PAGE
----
It’s useful to think of Stanford students (and their peers around the country and around the world) as flowers in a garden. Many tend them—parents, counselors, test prep specialists, teachers, professors, friends—and they generally bloom in response to such careful cultivation. These flowers, while beautiful, are young and fragile and must be sheltered from the elements. Thank goodness for the constant gardening.

I am a weed in their garden, masquerading as a flower. I can’t be told stories about the world outside the garden by the gardeners because I’ve been further and seen more than any of them. I am calloused and don’t respond to the regimen of organic diet, self-congratulatory volunteer work, and politically correct pillow talk that grows so many other young leaders of the free world. I grew my roots slowly, painfully, in the dry rocky soil of the real world.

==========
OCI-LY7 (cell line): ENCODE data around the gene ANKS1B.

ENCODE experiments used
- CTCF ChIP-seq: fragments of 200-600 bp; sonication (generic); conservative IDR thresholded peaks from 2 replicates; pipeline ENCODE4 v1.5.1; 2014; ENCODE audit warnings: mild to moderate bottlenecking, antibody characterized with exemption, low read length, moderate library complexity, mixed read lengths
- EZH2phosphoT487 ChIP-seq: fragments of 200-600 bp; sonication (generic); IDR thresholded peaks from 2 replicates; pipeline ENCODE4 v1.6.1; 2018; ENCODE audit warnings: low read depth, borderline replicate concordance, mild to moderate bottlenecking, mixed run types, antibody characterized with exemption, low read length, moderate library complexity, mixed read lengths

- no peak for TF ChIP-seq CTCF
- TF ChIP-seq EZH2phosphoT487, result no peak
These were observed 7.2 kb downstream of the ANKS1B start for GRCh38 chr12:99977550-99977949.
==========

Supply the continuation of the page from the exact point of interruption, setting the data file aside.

I don’t meant to romanticize such a life, only say that the hardier plants grow to be much stronger than is possible in the garden. But why leave the vibrant colors, constant distractions, and beautifully simple garden for a morally ambiguous (even dangerous) outside world? Here the patterns of life are essentially known: you do A, you get B. But what if the world didn’t help ensure B followed from A? What would our poor flower do then?

“A former community college student and Marine combat veteran, later a student at Stanford”, in William Deresiewicz, Excellent Sheep: The Miseducation of the American Elite and the Way to a Meaningful Life